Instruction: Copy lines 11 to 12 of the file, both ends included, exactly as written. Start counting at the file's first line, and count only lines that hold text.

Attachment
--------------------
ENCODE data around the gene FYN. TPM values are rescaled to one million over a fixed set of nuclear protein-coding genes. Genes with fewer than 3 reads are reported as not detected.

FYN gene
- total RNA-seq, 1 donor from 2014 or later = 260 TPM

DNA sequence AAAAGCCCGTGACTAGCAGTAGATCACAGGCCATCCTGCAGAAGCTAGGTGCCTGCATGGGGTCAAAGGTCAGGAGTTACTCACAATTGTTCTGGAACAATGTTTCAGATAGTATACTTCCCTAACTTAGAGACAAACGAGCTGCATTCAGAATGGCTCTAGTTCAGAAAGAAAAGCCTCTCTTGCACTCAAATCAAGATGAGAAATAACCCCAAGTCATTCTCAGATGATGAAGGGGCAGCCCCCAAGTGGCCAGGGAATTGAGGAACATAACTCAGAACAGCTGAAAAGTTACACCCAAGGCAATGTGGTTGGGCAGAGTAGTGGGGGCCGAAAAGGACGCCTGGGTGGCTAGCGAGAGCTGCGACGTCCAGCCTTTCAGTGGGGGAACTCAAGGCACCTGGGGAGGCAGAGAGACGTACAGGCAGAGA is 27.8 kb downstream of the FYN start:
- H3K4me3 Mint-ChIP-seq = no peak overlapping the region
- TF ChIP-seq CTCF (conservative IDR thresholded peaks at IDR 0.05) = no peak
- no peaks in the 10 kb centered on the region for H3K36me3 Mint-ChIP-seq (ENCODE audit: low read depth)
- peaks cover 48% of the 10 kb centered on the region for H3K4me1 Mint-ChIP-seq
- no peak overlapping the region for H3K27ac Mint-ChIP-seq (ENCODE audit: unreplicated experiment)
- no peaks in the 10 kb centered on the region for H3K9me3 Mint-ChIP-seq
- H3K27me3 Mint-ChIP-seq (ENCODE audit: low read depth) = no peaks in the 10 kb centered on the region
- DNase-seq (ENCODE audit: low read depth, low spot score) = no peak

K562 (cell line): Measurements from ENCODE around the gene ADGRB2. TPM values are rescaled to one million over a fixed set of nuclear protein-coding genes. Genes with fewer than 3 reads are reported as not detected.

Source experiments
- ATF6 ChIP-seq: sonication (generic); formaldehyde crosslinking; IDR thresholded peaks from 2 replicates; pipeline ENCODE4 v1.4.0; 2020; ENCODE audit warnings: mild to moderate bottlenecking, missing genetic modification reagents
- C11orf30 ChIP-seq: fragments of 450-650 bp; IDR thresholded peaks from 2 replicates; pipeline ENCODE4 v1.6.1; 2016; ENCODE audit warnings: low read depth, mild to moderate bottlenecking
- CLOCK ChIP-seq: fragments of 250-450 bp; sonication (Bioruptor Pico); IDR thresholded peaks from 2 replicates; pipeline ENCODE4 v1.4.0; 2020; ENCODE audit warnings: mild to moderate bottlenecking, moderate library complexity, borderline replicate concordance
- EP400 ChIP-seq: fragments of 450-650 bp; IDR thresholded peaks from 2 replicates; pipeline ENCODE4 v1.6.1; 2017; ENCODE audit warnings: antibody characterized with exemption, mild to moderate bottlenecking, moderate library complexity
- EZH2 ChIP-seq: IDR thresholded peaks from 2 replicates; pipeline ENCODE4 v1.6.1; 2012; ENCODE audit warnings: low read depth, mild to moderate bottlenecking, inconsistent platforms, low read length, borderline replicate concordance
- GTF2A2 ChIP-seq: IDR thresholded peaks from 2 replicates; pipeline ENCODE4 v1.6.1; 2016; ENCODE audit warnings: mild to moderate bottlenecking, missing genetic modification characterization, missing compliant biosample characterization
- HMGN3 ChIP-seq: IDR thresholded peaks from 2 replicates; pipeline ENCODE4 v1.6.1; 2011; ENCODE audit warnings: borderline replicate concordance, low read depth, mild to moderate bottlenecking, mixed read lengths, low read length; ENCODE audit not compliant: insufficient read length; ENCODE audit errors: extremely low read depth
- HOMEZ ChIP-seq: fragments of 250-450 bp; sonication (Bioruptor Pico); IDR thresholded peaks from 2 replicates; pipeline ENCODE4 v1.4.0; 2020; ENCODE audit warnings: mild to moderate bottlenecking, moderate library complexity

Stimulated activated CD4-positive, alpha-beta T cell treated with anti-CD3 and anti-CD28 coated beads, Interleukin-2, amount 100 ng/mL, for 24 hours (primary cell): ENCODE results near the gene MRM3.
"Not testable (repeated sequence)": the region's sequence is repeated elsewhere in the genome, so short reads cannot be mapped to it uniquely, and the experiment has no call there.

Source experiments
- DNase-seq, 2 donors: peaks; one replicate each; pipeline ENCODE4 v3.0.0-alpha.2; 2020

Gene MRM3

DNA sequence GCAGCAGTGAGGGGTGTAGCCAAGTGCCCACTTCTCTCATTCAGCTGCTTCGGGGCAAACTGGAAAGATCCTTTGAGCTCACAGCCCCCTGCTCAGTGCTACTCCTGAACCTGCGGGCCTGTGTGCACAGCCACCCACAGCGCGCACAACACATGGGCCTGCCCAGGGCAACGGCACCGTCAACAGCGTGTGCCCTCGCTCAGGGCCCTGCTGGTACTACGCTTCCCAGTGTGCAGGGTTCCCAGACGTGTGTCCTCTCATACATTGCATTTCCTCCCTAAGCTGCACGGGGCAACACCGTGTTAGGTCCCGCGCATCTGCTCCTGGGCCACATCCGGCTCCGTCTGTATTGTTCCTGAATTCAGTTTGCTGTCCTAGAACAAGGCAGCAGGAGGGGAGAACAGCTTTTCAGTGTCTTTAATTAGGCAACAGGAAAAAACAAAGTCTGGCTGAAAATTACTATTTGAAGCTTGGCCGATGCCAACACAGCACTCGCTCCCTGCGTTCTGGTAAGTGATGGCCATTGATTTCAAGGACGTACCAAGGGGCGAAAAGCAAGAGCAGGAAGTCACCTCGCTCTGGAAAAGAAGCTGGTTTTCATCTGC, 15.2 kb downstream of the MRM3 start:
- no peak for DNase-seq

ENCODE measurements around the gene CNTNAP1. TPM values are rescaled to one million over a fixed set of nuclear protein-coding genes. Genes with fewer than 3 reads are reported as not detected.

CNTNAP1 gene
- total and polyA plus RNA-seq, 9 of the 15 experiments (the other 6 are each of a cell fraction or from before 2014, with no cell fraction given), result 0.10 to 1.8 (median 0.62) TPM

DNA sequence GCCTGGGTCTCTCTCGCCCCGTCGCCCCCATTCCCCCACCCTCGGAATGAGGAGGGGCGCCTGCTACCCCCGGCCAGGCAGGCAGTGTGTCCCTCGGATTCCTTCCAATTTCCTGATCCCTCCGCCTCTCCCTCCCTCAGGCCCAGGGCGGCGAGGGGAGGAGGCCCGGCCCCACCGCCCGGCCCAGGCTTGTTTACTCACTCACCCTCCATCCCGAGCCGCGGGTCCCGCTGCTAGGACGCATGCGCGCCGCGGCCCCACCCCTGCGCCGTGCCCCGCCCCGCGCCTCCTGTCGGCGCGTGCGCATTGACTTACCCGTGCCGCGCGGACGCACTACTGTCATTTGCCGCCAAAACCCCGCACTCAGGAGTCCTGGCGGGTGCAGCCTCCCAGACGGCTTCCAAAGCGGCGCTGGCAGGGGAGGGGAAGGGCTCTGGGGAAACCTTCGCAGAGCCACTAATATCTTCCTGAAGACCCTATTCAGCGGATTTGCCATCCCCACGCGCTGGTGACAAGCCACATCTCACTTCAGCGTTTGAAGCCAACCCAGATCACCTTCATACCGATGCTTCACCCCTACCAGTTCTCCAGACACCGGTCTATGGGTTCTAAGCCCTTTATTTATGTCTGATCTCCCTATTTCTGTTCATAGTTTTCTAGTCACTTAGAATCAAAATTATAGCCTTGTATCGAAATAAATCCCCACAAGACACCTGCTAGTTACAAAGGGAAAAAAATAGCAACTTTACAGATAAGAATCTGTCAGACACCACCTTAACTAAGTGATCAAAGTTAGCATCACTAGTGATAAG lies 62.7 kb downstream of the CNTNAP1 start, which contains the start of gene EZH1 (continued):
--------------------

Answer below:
- H3K27me3 Mint-ChIP-seq (ENCODE audit: low read depth) = no peaks in the 10 kb centered on the region
- DNase-seq (ENCODE audit: low read depth, low spot score) = no peak